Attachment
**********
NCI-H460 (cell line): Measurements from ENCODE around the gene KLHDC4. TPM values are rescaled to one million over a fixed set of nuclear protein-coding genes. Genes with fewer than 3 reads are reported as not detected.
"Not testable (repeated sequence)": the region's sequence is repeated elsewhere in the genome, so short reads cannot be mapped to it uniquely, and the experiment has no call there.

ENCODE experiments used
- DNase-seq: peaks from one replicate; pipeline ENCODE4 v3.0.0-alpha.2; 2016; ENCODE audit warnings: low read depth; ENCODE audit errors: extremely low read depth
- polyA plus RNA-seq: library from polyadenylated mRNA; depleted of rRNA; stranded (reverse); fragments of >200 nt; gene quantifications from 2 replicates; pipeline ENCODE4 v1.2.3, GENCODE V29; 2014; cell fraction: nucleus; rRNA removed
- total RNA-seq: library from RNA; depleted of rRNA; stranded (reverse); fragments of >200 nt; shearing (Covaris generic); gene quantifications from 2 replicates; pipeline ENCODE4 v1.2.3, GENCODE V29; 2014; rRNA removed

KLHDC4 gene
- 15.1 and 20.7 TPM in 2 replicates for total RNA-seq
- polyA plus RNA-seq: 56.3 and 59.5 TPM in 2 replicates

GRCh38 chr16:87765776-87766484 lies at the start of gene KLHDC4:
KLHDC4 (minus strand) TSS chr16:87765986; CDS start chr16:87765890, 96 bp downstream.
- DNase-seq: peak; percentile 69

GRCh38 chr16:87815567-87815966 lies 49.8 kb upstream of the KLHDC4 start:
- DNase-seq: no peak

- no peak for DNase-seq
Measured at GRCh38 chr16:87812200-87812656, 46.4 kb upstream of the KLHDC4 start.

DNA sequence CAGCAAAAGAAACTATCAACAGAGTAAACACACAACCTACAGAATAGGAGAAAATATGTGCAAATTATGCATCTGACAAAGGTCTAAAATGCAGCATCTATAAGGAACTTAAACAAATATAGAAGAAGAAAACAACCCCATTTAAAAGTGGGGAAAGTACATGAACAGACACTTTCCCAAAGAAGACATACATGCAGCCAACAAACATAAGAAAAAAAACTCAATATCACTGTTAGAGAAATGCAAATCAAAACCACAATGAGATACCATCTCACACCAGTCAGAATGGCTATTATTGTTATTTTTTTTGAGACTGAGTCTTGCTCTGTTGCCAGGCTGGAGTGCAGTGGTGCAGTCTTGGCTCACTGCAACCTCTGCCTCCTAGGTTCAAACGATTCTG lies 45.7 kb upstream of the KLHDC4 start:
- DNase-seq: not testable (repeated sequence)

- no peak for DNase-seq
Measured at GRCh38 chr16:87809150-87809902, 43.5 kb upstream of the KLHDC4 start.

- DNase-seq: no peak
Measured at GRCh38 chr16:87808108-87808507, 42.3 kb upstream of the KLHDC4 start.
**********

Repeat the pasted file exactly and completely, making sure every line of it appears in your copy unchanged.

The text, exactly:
NCI-H460 (cell line): Measurements from ENCODE around the gene KLHDC4. TPM values are rescaled to one million over a fixed set of nuclear protein-coding genes. Genes with fewer than 3 reads are reported as not detected.
"Not testable (repeated sequence)": the region's sequence is repeated elsewhere in the genome, so short reads cannot be mapped to it uniquely, and the experiment has no call there.

ENCODE experiments used
- DNase-seq: peaks from one replicate; pipeline ENCODE4 v3.0.0-alpha.2; 2016; ENCODE audit warnings: low read depth; ENCODE audit errors: extremely low read depth
- polyA plus RNA-seq: library from polyadenylated mRNA; depleted of rRNA; stranded (reverse); fragments of >200 nt; gene quantifications from 2 replicates; pipeline ENCODE4 v1.2.3, GENCODE V29; 2014; cell fraction: nucleus; rRNA removed
- total RNA-seq: library from RNA; depleted of rRNA; stranded (reverse); fragments of >200 nt; shearing (Covaris generic); gene quantifications from 2 replicates; pipeline ENCODE4 v1.2.3, GENCODE V29; 2014; rRNA removed

KLHDC4 gene
- 15.1 and 20.7 TPM in 2 replicates for total RNA-seq
- polyA plus RNA-seq: 56.3 and 59.5 TPM in 2 replicates

GRCh38 chr16:87765776-87766484 lies at the start of gene KLHDC4:
KLHDC4 (minus strand) TSS chr16:87765986; CDS start chr16:87765890, 96 bp downstream.
- DNase-seq: peak; percentile 69

GRCh38 chr16:87815567-87815966 lies 49.8 kb upstream of the KLHDC4 start:
- DNase-seq: no peak

- no peak for DNase-seq
Measured at GRCh38 chr16:87812200-87812656, 46.4 kb upstream of the KLHDC4 start.

DNA sequence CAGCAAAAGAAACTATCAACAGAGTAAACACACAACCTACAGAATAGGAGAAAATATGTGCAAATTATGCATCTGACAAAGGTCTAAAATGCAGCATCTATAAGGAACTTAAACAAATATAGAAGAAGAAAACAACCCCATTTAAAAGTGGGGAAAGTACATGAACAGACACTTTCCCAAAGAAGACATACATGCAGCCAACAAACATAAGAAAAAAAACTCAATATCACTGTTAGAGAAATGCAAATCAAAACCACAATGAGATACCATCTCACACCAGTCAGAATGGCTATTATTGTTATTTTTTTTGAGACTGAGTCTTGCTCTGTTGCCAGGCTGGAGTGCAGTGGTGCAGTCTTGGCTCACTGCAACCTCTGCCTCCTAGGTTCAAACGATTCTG lies 45.7 kb upstream of the KLHDC4 start:
- DNase-seq: not testable (repeated sequence)

- no peak for DNase-seq
Measured at GRCh38 chr16:87809150-87809902, 43.5 kb upstream of the KLHDC4 start.

- DNase-seq: no peak
Measured at GRCh38 chr16:87808108-87808507, 42.3 kb upstream of the KLHDC4 start.